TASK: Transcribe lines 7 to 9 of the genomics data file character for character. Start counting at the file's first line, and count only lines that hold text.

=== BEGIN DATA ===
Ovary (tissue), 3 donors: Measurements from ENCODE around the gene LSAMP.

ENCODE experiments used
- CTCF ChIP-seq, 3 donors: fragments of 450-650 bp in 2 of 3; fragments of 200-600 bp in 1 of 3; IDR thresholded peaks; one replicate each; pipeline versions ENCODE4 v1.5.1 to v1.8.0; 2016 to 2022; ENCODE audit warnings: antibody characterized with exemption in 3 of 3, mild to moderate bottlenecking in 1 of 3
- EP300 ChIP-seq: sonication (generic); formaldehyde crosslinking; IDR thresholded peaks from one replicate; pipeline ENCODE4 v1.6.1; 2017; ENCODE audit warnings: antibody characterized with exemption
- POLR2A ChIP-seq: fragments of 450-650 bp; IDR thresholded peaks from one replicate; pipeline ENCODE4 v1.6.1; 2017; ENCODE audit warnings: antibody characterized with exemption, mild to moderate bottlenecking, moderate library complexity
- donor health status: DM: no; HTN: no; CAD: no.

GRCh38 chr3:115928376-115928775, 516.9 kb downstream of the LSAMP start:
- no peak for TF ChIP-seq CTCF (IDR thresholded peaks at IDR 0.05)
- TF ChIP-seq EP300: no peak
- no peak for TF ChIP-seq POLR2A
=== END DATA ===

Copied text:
GRCh38 chr3:115928376-115928775, 516.9 kb downstream of the LSAMP start:
- no peak for TF ChIP-seq CTCF (IDR thresholded peaks at IDR 0.05)
- TF ChIP-seq EP300: no peak